Stormont health minister says sustainable service needs big change and more cash
Radical change and significant extra funding will be needed to create a sustainable health service for the future, Stormont's new health minister has told MLAs.
Michelle O'Neill said short term fixes were not the way to make lasting improvements to service delivery.
International expert Professor Rafael Bengoa is leading an independent examination on how best to re-configure health and social care in Northern Ireland.
His report is due to be handed to Ms O'Neill by the end of the month.
Both Sinn Fein and the DUP have committed to spending an additional £1 billion on health in the new Assembly term.
Addressing the Assembly on efforts to cut waiting lists in Northern Ireland, Sinn Fein's Ms O'Neill said: "The root causes of the problem here are representative of the wider challenges to the provision of world-class health and social care - increasing demand; financial constraints; and a slowness to bring about radical change and reform."
"The reality is that the way we deliver services has led to a situation where our hospitals are struggling to meet the ever-increasing demand for elective care.
"The specific issues are the increasing complexity of conditions requiring treatment, our ageing population, greater specialisation in the workforce and spreading our resources too thinly across the region.
"My energy will be fully directed at reducing waiting times and delivering the change needed to build a sustainable health service for this and future generations."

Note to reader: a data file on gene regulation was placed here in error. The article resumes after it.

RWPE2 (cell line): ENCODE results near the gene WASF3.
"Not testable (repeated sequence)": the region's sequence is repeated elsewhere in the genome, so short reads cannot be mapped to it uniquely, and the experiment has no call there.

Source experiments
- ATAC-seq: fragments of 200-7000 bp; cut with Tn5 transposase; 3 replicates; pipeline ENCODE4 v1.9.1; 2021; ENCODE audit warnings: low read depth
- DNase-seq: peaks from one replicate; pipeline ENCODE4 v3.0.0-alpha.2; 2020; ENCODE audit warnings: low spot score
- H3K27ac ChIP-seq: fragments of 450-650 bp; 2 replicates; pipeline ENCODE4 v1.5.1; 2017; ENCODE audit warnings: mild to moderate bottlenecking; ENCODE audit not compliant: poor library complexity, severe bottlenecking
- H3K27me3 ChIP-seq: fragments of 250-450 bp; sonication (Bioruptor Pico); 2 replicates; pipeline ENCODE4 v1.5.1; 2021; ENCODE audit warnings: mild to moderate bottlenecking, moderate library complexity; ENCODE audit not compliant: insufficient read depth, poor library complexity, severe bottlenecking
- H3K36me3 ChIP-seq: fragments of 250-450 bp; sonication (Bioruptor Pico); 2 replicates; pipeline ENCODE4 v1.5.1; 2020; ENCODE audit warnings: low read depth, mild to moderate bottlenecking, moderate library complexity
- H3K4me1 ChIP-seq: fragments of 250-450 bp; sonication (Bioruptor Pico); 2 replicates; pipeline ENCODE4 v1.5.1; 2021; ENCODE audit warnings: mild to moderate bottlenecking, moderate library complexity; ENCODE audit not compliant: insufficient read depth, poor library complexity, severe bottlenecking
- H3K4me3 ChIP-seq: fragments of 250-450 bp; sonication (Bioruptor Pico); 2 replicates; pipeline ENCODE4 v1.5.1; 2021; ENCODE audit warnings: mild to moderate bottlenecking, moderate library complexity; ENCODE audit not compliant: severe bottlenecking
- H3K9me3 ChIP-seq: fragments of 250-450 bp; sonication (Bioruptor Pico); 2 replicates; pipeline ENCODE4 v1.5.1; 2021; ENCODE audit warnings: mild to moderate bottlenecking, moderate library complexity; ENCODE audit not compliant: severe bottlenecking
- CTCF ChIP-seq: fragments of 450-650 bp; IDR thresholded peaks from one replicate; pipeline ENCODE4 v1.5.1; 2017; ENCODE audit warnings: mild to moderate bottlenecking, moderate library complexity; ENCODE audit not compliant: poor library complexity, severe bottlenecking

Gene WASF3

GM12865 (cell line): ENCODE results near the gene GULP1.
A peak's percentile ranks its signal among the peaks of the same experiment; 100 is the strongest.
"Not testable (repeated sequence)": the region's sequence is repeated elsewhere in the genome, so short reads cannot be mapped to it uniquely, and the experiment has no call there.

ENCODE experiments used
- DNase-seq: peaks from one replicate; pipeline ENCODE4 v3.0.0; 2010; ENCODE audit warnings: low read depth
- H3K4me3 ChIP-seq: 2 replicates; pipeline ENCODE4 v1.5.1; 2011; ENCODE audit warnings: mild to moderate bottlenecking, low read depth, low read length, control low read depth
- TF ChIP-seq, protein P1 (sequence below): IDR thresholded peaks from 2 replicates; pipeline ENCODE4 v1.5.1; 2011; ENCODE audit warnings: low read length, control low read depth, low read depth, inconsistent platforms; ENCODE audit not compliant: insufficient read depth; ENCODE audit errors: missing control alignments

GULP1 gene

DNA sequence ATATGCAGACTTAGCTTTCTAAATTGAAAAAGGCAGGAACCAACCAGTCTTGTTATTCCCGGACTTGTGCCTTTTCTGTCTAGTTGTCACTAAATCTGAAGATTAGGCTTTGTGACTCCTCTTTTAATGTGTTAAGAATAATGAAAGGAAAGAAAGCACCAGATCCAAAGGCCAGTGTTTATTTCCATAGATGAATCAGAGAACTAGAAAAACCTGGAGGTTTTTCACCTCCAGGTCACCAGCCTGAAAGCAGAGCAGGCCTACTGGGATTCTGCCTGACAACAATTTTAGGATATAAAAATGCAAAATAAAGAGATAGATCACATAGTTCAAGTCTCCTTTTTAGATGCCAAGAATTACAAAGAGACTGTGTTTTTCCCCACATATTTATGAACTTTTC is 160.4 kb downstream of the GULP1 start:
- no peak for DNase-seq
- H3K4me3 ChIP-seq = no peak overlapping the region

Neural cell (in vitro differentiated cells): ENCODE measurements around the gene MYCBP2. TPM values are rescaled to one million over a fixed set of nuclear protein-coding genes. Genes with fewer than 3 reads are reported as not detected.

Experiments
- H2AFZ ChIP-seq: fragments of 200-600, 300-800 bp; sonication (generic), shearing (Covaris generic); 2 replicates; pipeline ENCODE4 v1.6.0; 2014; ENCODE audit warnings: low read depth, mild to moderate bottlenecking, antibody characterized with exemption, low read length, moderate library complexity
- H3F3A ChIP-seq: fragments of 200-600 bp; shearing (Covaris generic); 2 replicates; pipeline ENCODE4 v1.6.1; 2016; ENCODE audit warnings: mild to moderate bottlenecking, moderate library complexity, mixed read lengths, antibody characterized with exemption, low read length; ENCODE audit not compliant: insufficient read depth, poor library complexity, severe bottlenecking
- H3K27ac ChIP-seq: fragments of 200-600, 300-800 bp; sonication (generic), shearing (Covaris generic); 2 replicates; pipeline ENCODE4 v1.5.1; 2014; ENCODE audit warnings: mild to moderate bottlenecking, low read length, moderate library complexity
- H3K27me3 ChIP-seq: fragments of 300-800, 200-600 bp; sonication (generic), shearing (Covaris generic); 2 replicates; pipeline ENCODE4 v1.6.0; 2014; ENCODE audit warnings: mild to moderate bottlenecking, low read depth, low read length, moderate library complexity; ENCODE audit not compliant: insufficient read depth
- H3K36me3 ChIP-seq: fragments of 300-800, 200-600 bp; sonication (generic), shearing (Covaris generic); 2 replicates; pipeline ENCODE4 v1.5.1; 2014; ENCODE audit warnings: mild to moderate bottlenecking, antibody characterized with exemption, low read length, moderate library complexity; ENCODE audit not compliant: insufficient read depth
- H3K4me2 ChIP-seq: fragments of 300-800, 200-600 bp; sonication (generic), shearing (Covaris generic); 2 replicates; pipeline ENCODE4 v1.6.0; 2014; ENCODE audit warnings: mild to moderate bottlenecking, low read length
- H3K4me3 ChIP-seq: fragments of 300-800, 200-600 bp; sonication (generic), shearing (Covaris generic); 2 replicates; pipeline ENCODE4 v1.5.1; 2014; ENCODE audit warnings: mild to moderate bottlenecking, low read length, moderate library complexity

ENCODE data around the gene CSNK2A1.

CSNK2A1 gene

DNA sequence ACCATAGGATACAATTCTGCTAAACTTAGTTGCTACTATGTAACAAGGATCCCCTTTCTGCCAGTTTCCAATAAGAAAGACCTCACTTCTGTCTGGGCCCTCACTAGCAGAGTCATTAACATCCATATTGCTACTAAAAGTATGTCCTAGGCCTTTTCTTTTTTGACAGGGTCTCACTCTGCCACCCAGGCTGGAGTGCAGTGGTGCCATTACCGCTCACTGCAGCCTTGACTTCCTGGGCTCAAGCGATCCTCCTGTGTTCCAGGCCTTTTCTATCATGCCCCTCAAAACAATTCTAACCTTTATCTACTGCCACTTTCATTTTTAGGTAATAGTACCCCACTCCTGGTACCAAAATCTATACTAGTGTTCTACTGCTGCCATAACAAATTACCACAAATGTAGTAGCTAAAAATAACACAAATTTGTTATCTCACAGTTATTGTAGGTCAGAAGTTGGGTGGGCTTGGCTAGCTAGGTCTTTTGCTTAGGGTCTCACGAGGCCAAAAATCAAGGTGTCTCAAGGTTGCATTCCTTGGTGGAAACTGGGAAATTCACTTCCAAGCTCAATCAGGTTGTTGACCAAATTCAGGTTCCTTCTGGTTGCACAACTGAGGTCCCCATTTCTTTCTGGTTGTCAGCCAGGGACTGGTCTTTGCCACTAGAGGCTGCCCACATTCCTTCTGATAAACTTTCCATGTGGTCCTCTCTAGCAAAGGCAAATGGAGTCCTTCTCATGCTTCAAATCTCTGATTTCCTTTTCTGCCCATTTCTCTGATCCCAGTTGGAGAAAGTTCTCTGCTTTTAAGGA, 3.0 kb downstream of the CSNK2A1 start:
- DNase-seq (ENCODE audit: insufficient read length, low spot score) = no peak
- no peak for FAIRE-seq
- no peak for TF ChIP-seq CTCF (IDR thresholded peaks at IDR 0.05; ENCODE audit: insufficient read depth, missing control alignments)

She said the "root causes" could only be addressed by "securing significant further additional investment to transform the way in which we deliver health and social care".
"I will therefore discuss with my Executive colleagues at the earliest opportunity the additional funding for the elective care plan and the need for additional investment to transform the delivery of services," she added.
The minister said she hoped the Bengoa report would enable Northern Ireland to become a "pathfinder" for finding new and innovative ways of delivering services.
"Part of that success will be to achieve a stable long-term financial position for the health service, where it is no longer viewed as taking up ever increasing amounts of limited public expenditure in order to respond to short-term budget pressures," she said.
"I believe that my proposal for significant transformational funding will be money well invested if we can use it to attain the prize of stable finances and sustainable services."
She added: "Change is needed and is inevitable.
"Therefore, we need new ways of working in health and social care to deliver better health outcomes for our population, reformed organisations that positively promote innovation and enable change to happen quickly and better use of our limited resources to deliver the maximum benefit for patients."